Art imitated art recently at the Gallery Artists’ Guild where Benu Mishra displayed his collection of 52 paintings, inspired by poet Hiren Bhattacharjya’s works.
Mishra has drawn inspiration from two collections of poems —Lora Dhemali and Akou Dhemali.
The poems in these collections are rather ironic in tone and through these tongue-in-cheek verses Bhattacharjya wanted to critique the contemporary world.
As a confidant of the legendary poet, Mishra’s endeavour is an effort to pay homage to the poet who passed away in July.
The series of drawings portray the irony of modern life. Mishra illustrates how irony can engage and critique the contemporary landscape. Given the complexity of our socio-political lives, Mishra’s treatment of the ironic attitude in Bhattacharjya’s works suggests an artistic exposé. Like in one of the drawings, two characters are seen struggling for their day-to-day meals. The vermillion hue of the fire seeks to symbolise the idea of struggle. The empty bowls hint at their deplorable condition.
One sketch tells a satirical story about the hard life of the underprivileged while another drawing explores the itinerant life of a vendor. With equally vibrant colours, Mishra ironically articulates the longing for the West in the painting where the child eagerly gazes at two white beauties. The European hegemony seeks to associate white with beauty and the child’s gaze represents his fascination for the West, the so-called European “modernity.”
In accordance with Bhattacharjya’s verse, Mishra also projects that mere political boundaries cannot diminish the cultural affinity between India and Pakistan. In a particular painting, the moving train symbolises the cultural bond between the two countries. The woman dressed in a green-and-blue salwar serves as a metaphor for the psycho-cultural force that tends to deconstruct the geo-political structure between these two countries.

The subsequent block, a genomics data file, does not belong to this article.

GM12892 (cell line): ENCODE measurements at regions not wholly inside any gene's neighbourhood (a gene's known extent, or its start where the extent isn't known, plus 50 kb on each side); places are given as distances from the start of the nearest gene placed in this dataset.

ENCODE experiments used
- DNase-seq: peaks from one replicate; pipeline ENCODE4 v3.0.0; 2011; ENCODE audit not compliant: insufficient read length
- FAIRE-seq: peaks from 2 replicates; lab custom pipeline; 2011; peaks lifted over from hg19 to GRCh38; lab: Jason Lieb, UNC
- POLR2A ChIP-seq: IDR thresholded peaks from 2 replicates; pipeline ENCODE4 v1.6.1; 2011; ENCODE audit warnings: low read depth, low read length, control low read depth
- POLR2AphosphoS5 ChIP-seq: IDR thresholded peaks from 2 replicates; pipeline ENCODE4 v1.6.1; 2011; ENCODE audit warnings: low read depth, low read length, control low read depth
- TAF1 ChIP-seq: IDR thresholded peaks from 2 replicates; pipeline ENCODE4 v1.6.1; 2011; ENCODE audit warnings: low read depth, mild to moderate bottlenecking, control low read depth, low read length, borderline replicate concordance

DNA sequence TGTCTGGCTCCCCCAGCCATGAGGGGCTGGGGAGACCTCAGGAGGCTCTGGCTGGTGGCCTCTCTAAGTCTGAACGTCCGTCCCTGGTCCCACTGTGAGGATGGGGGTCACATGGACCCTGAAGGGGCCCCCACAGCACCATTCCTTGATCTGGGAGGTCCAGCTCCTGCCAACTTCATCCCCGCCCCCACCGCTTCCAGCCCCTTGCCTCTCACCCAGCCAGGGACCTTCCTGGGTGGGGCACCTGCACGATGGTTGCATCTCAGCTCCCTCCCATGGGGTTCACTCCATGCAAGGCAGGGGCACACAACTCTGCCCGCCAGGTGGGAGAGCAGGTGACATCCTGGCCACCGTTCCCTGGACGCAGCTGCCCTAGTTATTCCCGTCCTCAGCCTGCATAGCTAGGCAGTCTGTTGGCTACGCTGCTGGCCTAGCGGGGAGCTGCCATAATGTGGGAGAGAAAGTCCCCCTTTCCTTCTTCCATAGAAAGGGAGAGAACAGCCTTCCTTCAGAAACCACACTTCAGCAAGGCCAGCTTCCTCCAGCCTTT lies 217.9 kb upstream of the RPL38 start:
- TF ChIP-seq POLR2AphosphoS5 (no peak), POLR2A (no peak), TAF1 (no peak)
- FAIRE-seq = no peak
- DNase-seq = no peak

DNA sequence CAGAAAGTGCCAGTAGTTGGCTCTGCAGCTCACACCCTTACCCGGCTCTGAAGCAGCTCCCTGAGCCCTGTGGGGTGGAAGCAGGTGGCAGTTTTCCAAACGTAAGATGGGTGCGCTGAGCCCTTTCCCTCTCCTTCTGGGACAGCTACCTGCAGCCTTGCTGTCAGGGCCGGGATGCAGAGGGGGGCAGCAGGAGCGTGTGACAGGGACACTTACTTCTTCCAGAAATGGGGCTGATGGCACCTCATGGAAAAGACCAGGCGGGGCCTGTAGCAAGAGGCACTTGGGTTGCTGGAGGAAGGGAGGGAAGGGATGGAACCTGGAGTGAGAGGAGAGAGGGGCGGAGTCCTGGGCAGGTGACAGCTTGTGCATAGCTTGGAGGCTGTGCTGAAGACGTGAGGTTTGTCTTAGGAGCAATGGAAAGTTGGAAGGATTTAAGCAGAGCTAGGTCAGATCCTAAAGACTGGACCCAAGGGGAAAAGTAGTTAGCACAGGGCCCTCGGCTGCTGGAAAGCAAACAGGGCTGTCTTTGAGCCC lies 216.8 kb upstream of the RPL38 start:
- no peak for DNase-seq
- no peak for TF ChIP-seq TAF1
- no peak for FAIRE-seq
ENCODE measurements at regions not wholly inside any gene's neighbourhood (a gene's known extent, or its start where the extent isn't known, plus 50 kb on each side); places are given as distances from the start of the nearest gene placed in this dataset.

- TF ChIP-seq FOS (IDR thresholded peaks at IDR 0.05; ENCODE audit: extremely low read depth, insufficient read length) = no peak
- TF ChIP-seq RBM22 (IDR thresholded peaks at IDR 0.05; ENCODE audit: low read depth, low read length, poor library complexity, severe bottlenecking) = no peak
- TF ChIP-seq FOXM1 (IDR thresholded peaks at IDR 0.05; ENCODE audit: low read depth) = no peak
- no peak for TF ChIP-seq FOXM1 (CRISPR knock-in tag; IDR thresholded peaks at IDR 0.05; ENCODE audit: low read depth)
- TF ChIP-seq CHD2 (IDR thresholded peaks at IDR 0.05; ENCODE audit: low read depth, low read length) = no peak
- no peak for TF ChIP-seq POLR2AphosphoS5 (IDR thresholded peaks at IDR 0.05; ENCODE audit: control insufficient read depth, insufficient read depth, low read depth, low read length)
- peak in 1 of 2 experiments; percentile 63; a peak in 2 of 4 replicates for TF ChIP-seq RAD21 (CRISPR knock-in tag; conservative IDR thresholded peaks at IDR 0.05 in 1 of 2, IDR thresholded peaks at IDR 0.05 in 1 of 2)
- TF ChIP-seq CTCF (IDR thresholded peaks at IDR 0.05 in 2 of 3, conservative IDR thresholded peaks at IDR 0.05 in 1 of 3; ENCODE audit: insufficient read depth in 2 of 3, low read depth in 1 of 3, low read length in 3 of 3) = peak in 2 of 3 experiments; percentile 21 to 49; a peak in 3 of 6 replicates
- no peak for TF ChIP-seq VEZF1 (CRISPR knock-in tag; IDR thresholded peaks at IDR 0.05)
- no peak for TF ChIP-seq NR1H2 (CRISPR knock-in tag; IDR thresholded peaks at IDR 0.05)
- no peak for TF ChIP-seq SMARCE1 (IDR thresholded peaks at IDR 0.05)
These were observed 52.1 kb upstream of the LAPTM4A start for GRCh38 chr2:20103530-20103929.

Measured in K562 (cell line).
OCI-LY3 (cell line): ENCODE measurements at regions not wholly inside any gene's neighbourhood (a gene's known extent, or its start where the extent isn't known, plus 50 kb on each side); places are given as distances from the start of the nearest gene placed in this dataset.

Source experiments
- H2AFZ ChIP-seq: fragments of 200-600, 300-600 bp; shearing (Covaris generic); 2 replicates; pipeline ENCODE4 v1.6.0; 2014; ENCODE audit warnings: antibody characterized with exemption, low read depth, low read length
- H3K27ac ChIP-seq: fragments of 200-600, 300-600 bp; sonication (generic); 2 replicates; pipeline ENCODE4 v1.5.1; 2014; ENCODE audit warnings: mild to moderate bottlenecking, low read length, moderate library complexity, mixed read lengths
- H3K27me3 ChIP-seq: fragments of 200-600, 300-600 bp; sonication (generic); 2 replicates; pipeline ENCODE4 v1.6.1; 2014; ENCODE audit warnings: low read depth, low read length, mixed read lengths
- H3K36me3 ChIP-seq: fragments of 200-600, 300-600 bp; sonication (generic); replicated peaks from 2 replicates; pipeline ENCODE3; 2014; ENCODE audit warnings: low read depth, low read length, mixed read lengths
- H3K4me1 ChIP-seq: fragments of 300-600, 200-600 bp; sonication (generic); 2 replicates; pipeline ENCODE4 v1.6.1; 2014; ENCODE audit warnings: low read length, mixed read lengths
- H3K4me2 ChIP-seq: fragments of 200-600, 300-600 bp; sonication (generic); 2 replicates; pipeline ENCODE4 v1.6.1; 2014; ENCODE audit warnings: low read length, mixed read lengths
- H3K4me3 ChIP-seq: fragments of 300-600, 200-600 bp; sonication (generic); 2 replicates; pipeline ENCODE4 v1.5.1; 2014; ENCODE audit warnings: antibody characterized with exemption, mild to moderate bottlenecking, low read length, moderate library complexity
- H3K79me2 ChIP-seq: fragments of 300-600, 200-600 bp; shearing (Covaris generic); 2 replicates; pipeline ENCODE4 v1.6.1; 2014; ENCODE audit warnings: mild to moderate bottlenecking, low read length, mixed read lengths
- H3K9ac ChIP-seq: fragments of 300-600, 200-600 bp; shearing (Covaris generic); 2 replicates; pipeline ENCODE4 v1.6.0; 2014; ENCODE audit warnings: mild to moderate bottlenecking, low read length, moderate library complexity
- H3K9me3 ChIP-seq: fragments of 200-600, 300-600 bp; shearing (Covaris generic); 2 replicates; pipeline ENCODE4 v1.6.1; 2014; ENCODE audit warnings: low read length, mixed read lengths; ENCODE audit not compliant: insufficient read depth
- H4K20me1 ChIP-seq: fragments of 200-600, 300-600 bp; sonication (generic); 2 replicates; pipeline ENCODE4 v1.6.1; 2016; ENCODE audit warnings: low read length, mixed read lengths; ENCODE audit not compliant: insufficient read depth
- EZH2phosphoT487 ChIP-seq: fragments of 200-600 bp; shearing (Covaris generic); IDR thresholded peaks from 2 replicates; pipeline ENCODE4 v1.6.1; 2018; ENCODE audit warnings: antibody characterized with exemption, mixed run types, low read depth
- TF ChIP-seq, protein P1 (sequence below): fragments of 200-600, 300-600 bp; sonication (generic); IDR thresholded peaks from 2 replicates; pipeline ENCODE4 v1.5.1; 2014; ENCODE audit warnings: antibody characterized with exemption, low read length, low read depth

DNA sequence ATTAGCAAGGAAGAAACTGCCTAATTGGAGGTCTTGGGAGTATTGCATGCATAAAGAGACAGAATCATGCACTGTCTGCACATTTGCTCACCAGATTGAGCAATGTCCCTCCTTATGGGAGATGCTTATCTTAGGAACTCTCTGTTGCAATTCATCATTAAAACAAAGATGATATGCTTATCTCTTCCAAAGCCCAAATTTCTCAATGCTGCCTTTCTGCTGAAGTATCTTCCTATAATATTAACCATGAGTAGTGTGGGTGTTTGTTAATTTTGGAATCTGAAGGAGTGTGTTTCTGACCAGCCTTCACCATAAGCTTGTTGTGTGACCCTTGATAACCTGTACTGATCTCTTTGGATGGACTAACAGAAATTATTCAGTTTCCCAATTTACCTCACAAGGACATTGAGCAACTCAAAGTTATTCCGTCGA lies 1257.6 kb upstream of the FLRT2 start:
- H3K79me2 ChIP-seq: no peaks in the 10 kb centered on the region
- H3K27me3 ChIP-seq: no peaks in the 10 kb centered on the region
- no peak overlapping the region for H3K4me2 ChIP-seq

In another creation, Mishra weaves a narrative through the deceptive look of a judge and the submissiveness of a child. Through this he seeks to explore corruption in present-day society.
Mishra uses a blend of vermilion and yellow on the countenance of the judge to signify the mask of fraudulence put on by the judge. The labourer leaning on his axe illustrates the exploitation of the labour force.
In one of the drawings the artist delineates with bright colours the image of a tractor and a farmer. Through this composition he seeks to project the idea of modernisation.
The artist also seeks to suggest, in another creation, that historical monuments, which once upon a time represented power and political structures, have been transformed into objects of visual pleasure with the advent of commercialisation.
Mishra uses a comic-strip technique in order to illustrate the verse stanzas of Bhattacharjya. This technique, however, seeks to justify the irony underpinned in those verses.
The representative of the verses of Bhattacharjya, Mishra’s drawings evoke a sense of playfulness and a parody of modern life.
Mishra, therefore, chooses the sketch-pen as the befitting medium for articulating the irony of modern life. The reproduction of Bhattacharjya’s poems in the form drawings, in fact, disseminates the potentialities of art in capturing the vicissitudes of life and culture.